Maybe Joe Biden didn’t see it coming, but NBC did.
The signature moment of Thursday night’s Democratic debate — as well as the must-see TV of the entire four hours over two nights of debates — was the exchange on race between Biden and Kamala Harris. As it developed, you realized immediately that we might be watching a pivotal moment in history. How did it happen? Debate moderators Chuck Todd and Rachel Maddow ignored the rules on time and simply let this hold-your-breath conversation play out for three minutes. It was actually Biden who stopped the tense exchange by saying his time was up.
On MSNBC’s post-debate show, Maddow said, “That was one of those things when you felt the weather shift. … That was a moment that, any time you’re preparing for a debate, that’s the moment that you want. But in this case, it had nothing to do with us. That was the candidates bringing that themselves. And it was magic in the moment.”
Now for the rest of the story: NBC fully anticipated the magic. NBC News chairman Andy Lack told Politico’s Michael Calderone after the debate that NBC was waiting for a Harris-Biden showdown because of Harris’ past comments.
Lack told Calderone that NBC “didn’t know how, when, precisely what the character of it would be. … It was a mystery to us what (Biden) was going to say.”
Lack added, “I’m in a (production) truck with 15 screens, and I’m looking at the two of them, and we’re directing shows, and the important piece for us (was) just to give them a chance to speak to each other in the way that they did. And it was quite compelling.”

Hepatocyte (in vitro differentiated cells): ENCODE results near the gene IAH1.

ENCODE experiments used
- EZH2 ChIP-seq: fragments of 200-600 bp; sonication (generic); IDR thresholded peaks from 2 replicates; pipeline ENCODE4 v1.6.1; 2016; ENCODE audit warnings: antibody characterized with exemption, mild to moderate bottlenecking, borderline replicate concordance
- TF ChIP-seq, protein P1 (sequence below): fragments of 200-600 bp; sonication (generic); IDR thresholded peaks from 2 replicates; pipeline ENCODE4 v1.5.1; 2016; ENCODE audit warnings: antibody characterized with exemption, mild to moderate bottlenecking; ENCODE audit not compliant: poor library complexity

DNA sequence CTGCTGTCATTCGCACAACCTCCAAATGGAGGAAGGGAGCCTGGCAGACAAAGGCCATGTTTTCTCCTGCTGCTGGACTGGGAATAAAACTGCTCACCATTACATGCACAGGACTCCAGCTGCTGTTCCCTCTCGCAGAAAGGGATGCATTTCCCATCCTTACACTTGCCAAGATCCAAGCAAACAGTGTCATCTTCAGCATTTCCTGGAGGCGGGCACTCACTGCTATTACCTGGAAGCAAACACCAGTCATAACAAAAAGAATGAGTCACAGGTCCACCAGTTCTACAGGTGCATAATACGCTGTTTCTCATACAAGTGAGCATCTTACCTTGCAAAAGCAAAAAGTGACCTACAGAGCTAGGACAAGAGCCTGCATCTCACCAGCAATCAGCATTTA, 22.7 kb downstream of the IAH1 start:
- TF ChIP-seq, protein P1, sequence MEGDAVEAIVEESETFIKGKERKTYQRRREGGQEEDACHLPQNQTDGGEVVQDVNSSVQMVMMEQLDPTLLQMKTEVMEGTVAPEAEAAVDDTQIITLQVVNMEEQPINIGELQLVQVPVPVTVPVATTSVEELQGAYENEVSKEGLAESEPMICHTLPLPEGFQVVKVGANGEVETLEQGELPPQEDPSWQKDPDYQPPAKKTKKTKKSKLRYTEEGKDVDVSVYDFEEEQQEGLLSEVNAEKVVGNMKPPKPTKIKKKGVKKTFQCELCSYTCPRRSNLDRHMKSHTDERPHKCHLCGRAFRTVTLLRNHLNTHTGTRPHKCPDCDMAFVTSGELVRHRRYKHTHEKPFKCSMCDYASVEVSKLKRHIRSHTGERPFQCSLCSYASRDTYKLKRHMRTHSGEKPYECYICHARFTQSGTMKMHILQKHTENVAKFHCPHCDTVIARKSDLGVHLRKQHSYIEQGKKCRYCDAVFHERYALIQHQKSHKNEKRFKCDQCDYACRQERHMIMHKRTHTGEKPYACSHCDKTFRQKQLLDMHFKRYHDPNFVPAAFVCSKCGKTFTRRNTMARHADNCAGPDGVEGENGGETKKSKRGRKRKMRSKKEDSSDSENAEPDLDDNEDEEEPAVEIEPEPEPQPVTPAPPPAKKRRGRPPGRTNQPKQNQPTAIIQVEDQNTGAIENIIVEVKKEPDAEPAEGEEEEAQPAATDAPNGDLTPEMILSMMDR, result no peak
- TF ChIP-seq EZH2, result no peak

That kind of anticipation and patient direction was not only the signature moment of the debates, but the shining moment for NBC, which gets high marks for its two-night coverage. Thursday’s debate was more interesting than Wednesday’s, and maybe that’s because Thursday featured more of the leading candidates. But NBC’s work stood out Thursday night when it didn’t get in the way.
When a debate is over and all the special moments involve the candidates, that’s usually a sign of a job well done by the moderators. Typically, the less you remember about the moderators after a debate, the more likely it is that they did a good job. You could make that argument Thursday night.
Yes, there were times when they struggled to keep the candidates under control. As veteran newsman Dan Rather tweeted, “I don’t envy the moderators. It’s like herding cats while conducting a symphony orchestra riding a unicycle.”
The moderators did OK on that front. It was actually Harris who did the best job corralling her fellow candidates when she (I’m guessing) used her talking-points cheat sheet for this line: “Hey, guys, you know what? America does not want to witness a food fight. They want us to know how we’re going to put food on their table.”
Some candidates (Marianne Williamson, Andrew Yang and John Hickenlooper, for example) might complain that they didn’t get enough time to talk and there might be a little to that. NBC did seem to concentrate on the candidates who were polling the best. Yet it did feel as if America heard from the most relevant candidates on the most relevant topics.
When asked about moderating, Maddow said, “This was absolutely freaking terrifying. … When we’re setting these things up, obviously, we’re studiously neutral between the candidates. We’re trying not to give anybody a particularly hard time or particularly easy time, trying to make sure that everybody gets on stage and the most important stuff gets litigated.”
If that was the goal, NBC succeeded.
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